Monthly Archives: August 2022

Seeing God’s Face

Blessed are the pure in heart, for they will see the face of God.” (Mt. 5:8) 

What does it mean to be pure in heart?  Is it to be holy as God is holy, to seek to do what is right and be righteous?  Is it to seek the truth in all things?  Is to strive not to sin, though the Bible says we are all sinners?  Is it to be like Jesus?

Thomas A Kempis in his book, The Imitation of Christ, offers over 250 pages of counsel and meditations on growing in the presence and likeness of Christ. 

St. Gregory of Nyssa said, “When the mist of sin no longer clouds the eye of your soul, you see the blessed vision clearly in the peace and purity of your own heart.”  Jesus seems to confirm this when he says, “The kingdom of God is within you.” (Luke 17:21)  When Phillip asked Jesus to show the disciples the Father, Jesus said, “Don’t you know me, Phillip, even after I have been among you such a long time?  Anyone who has seen me has seen the Father.”

The psalmist says, “Create in me a pure heart, O God, and renew a steadfast spirit with me.” (Psalm 51:10)

Mother Theresa said she saw the face of Jesus in the poor and dying which she served in Calcutta. 

Over the last few years I have had the privilege of serving on the Board of Porto Charities, an organization that raises funds to support children with intellectual and developmental disabilities through the establishment of special education programs in the Catholic schools of the Diocese of Arlington.  Among the characteristics common to these children are joy, simplicity, and purity of heart.  Whenever I look at their big beautiful smiles, I see the face of God.

In many of these programs, the schools invite students from the general student body to serve as peer mentors to the students with disabilities.  Many of these peer mentors speak of the blessings that flow from their association with the students with special needsIt seems that their joy and purity of heart have inspired several peer mentors to take up careers in special education.   

How can each of us seek greater purity of heart?

Christian Friendship

“I no longer call you servants, because a servant does not know his master’s business.  Instead, I have called you friends, for everything I have learned from my Father I have made known to you.” (John 15:15) 

Jesus is sharing his last words with the disciples after washing their feet and instituting the Eucharist at the Last Supper.   After having been their teacher for three years, he says that he has taught them everything that God has taught him, so he no longer calls them students or servants, but friends.  He says as the Father has loved him so does he love them and instructs them to love one another in the same way.  He then sets a very high standard for true friendship and love when he says, “Greater love has no one than this, that he lay down his life for his friends.” (John 15:13)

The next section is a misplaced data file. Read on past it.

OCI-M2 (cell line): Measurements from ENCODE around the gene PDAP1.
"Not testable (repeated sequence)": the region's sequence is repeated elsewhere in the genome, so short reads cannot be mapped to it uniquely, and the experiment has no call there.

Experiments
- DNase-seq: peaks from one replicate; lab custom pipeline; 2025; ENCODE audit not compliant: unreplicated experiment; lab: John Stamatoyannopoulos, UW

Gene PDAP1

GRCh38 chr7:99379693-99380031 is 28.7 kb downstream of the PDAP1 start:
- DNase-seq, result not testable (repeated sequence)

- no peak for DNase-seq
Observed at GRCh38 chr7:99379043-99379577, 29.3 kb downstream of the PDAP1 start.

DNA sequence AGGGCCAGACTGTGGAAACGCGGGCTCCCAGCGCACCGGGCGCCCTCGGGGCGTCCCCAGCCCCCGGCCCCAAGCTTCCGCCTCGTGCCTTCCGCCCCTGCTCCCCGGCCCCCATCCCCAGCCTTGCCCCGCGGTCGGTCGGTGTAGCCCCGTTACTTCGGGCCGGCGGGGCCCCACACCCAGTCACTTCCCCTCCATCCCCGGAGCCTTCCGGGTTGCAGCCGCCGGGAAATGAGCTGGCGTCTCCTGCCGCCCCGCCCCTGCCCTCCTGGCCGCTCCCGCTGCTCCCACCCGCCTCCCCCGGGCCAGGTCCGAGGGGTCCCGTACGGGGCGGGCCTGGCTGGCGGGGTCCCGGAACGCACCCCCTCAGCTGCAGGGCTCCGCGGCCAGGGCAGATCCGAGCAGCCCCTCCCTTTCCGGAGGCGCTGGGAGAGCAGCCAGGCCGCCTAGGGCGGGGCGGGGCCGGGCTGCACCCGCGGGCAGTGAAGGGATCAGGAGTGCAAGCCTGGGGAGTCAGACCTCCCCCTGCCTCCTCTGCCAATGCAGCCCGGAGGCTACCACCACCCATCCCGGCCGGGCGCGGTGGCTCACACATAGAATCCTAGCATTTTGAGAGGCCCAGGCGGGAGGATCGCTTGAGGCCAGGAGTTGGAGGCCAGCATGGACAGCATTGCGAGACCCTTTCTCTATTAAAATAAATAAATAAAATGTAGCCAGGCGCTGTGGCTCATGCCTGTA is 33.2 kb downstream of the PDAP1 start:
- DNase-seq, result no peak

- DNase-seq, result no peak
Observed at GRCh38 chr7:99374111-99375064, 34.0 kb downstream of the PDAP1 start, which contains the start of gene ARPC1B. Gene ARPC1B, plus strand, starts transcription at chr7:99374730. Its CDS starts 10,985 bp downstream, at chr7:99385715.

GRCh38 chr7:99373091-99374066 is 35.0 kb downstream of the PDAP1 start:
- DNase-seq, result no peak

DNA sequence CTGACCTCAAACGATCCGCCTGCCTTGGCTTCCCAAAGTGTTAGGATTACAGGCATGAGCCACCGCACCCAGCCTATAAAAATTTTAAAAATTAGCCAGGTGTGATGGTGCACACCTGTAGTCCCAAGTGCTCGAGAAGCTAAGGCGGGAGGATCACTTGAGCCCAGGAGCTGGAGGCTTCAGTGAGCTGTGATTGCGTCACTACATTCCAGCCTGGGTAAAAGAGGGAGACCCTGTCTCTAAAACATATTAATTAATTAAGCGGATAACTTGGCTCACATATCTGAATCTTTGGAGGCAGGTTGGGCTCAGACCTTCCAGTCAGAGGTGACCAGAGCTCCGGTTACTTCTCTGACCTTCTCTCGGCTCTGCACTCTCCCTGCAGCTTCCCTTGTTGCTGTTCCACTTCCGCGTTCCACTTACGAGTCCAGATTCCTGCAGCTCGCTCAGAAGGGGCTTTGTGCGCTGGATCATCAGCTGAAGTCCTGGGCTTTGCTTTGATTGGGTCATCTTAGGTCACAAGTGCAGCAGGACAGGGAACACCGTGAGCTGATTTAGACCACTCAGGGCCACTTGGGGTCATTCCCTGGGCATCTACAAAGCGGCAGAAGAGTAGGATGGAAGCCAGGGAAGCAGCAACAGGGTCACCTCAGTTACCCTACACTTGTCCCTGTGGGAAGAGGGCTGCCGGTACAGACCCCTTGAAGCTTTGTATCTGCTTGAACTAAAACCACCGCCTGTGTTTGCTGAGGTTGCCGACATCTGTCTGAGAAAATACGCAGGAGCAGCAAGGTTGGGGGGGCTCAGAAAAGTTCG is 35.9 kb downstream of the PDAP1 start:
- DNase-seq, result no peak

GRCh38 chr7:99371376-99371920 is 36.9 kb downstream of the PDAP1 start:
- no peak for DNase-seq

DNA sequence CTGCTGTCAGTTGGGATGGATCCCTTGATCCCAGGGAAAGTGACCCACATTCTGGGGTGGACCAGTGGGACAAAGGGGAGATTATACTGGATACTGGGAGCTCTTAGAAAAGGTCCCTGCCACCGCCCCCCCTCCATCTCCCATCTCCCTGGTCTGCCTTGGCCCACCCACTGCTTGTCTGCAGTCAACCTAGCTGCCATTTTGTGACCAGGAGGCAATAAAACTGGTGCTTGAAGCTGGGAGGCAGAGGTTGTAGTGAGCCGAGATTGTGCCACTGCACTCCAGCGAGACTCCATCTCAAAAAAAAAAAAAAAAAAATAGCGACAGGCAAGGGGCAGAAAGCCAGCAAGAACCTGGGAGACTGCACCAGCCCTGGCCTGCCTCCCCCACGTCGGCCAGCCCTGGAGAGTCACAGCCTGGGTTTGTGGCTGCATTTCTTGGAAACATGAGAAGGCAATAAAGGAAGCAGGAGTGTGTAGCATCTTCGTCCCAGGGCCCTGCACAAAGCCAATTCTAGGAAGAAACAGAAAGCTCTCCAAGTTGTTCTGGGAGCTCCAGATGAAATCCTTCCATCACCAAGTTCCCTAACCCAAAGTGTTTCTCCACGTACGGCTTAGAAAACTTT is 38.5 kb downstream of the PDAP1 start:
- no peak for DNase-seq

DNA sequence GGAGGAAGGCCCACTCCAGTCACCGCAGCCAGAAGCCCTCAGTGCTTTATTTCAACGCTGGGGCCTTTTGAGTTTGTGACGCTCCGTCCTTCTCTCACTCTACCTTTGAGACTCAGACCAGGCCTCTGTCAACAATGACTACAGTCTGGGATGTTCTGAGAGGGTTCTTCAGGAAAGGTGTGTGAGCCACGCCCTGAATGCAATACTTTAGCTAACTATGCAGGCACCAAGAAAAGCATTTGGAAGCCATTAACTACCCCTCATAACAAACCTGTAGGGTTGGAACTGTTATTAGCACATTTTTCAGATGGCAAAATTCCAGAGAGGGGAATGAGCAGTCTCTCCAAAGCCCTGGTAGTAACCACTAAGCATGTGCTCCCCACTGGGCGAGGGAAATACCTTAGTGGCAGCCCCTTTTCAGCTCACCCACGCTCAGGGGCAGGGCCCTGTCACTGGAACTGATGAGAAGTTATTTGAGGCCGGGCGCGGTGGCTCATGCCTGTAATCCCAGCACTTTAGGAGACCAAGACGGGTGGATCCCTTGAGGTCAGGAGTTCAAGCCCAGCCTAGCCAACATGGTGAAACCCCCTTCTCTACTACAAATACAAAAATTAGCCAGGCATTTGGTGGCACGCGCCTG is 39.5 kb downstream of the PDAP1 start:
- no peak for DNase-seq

For the past forty years I have experienced the blessing of close Christian friendship with a group of men, some of whom are in the adjacent picture.  We usually get together one evening a week to share what’s going on in our lives, pray with one another for various needs and enjoy each other’s company.   

Sometimes we study and reflect on a particular scripture, review a spiritual related book or discuss what’s going on in the Church and the world.  Over the years, we have assisted each other with various house or yard projects.  When one of us is sick or hospitalized, we visit and pray with him.  A few years ago we were at one of the brother’s bedside, reading his favorite Bible verses and singing his favorite hymns as he passed from this life to the next.  What a blessing and privilege it was!

We celebrate birthdays and special anniversaries, and socialize with each other’s families.  One of the brothers and his wife have had birthday dinners for our daughter with special needs and her friends.      

Catholic theologian and author Scott Hahn observes that while we may be the most connected society ever from an electronic standpoint, we are the most unconnected when it comes to genuine friendships. 

It is no small thing for Jesus to offer us his friendship and dwell in us through the Holy Spirit.  It is an added bonus when we come to know others who share in this common experience.  The result: beautiful, committed friendships in Christ – part of God’s desire and plan for all of us.

Have you considered seeking out a small group of Christian brothers or sisters to share life and your common experience of friendship with Jesus?

“Love, Not Judgment”

“Do not judge, or you too will be judged.  For in the same way you judge others, you will be judged.” (Mt.7:1-2) 

Frightening!  Jesus  goes on to ask why we look for the speck in another’s eye and pay no attention to the plank in our own.  He says, “You hypocrite, first take the plank out of your own eye, and then you will see clearly to remove the speck from your brother’s eye.” (Mt. 7:5)

After receiving communion on Easter Sunday a few years ago, the words, “Love, not judgement,” came into my mind.  I was thanking God for his suffering, death and resurrection for us, and the blessings that my family and I have experienced as a result. 

In reflecting on these words at the time, I was quite aware that I have struggled with the sin of being judgmental for most of my life.  How often have I been quick to analyze someone’s circumstance without knowing all the facts and coming to a judgment? 

Upon further reflection, I asked myself and the Lord what I should do to counter this tendency.   “When you see a person, whether a stranger, acquaintance, close family or friend, your first thought should be, ‘how can I love this person.’”  Perhaps there is a need for encouragement and affirmation.  Sometimes there may be a need for prayer; perhaps, just a need to listen.  Being judgmental derives from the sin of pride, of which I have an ample supply. 

In my work as an attorney for an oil company one of my early assignments included representing our marketing department and the various managers of that department for a particular region of the country.  I was told to watch out for a certain District Manager who had a reputation for ignoring some of the legal requirements of our business and was generally very difficult to deal with.